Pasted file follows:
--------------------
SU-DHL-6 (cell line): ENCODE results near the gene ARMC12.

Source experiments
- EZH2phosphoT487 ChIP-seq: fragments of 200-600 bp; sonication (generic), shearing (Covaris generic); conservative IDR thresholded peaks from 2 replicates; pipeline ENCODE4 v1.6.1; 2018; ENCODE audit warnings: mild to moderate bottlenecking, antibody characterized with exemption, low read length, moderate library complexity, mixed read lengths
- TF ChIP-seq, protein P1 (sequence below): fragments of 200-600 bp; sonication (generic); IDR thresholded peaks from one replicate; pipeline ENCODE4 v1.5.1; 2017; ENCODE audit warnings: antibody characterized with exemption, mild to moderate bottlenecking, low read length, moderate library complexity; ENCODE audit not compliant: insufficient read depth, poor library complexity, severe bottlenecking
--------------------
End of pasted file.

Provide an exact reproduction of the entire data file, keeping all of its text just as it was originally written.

SU-DHL-6 (cell line): ENCODE results near the gene ARMC12.

Source experiments
- EZH2phosphoT487 ChIP-seq: fragments of 200-600 bp; sonication (generic), shearing (Covaris generic); conservative IDR thresholded peaks from 2 replicates; pipeline ENCODE4 v1.6.1; 2018; ENCODE audit warnings: mild to moderate bottlenecking, antibody characterized with exemption, low read length, moderate library complexity, mixed read lengths
- TF ChIP-seq, protein P1 (sequence below): fragments of 200-600 bp; sonication (generic); IDR thresholded peaks from one replicate; pipeline ENCODE4 v1.5.1; 2017; ENCODE audit warnings: antibody characterized with exemption, mild to moderate bottlenecking, low read length, moderate library complexity; ENCODE audit not compliant: insufficient read depth, poor library complexity, severe bottlenecking